6 tips for better start-up leadership
1. Get a mentor
We have spoken on these pages before of the benefits of finding a mentor to support an individual’s professional and executive development. This is certainly true for the leaders of start-ups, who will have multiple responsibilities, minimal free time and incredible stresses to cope with. Having an impartial mentor who is set apart from this more manic existence can provide invaluable and measured advice, and allows a leader to gain from the experience of someone who might have been through something similar.
2. Be the example
All leaders should set an example for their followers. In a start-up, with a presumably small workforce and perhaps far less distinction between roles, this should still be a focus. A leader needs to demonstrate the attributes they look for in their reports – whether it’s the level of effort they put in, their punctuality, their focus on quality or their dress sense. Reports will follow your example, so best make it a good one.
3. Understand you have lots to learn
Even getting a start-up to a point where you open your doors for business is a massive achievement, but this should not distract a leader with a overwrought sense of accomplishment. There is still plenty left to learn about your business, your leadership skills and the way that you will guide your organisation to future success. Understand that you are not the finished article (nobody is) and always be ready to learn something new.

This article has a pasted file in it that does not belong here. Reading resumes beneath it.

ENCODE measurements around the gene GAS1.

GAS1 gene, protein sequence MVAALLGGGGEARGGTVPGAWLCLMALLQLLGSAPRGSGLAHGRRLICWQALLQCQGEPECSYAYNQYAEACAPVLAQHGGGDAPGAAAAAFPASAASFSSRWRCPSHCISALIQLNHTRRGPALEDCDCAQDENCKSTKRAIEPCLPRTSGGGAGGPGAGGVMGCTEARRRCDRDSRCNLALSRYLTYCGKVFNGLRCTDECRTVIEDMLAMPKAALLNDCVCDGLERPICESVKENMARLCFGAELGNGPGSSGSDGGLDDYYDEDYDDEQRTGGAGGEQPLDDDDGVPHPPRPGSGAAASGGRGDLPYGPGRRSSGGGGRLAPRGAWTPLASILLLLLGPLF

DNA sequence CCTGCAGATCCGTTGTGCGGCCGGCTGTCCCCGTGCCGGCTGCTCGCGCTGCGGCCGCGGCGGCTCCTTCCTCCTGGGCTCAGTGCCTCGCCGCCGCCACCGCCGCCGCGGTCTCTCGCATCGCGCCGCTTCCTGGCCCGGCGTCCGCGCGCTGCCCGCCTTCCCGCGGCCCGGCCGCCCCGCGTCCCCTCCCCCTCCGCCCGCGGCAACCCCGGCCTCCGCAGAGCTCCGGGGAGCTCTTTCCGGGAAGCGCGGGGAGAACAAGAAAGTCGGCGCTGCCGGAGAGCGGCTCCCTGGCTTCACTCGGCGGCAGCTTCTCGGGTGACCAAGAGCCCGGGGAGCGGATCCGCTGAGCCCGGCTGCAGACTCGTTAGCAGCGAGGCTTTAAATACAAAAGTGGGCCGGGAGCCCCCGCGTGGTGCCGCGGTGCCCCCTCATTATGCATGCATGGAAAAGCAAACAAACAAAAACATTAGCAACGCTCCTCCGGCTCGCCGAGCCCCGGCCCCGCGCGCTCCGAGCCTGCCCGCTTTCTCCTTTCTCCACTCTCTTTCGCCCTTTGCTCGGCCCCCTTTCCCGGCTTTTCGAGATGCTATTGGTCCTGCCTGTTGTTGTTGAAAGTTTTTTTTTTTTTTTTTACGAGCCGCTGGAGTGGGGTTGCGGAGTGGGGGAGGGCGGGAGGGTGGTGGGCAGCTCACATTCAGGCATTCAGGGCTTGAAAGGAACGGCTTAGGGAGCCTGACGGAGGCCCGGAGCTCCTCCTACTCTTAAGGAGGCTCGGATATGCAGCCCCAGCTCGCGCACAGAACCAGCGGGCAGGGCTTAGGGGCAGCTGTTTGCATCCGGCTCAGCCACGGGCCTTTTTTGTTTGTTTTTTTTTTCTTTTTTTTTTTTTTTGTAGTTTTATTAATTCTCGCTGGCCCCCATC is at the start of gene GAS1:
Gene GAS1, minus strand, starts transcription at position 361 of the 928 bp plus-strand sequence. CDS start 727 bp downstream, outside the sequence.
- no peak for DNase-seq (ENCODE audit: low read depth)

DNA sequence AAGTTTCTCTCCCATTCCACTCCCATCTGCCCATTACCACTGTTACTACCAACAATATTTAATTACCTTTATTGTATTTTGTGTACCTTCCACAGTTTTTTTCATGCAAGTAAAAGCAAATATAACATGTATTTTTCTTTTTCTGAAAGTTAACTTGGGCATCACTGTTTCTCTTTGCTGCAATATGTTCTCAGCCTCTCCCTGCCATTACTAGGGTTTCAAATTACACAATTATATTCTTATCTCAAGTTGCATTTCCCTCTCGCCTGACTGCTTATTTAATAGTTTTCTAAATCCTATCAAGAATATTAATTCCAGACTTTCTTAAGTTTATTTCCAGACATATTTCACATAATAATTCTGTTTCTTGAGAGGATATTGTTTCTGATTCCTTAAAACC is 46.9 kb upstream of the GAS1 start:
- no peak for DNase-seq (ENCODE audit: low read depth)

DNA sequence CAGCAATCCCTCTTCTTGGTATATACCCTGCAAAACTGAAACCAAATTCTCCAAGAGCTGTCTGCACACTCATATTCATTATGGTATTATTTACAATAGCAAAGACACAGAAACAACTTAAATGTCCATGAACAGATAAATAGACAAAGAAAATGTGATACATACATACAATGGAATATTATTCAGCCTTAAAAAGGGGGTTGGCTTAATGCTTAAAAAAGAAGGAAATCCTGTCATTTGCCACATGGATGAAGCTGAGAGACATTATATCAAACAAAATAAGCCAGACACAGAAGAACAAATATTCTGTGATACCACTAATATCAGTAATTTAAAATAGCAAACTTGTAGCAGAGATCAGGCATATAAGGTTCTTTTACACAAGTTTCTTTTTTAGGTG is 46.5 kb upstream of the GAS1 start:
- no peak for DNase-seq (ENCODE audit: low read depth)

Even in a small office with few employees, great communication skills are still essential for getting things done. To be sure that you are properly understood, be clear on the message that you intend to convey; consider the audience you are addressing; and confirm understanding with the audience.
5. Stay consistent
Start-ups are particularly lively and energetic places to work, and this is often the appeal for their employees. At the same time, people still need to see consistency from their leader, in terms of the vision that they are driving towards and the overarching approach they take to get there. This doesn’t mean you have to stay static, but does require that you have a particular direction that your employees know you are aiming for.
6. Know when to delegate
As a start-up leader, you may be fulfilling many different roles and responsibilities – encompassing everything from sales and marketing, to HR and IT. While this might be borne of necessity, you should also make sure you are not unnecessarily undertaking too much. Delegate tasks where necessary and be prepared to grant the authority so that reports can get the job done without you.
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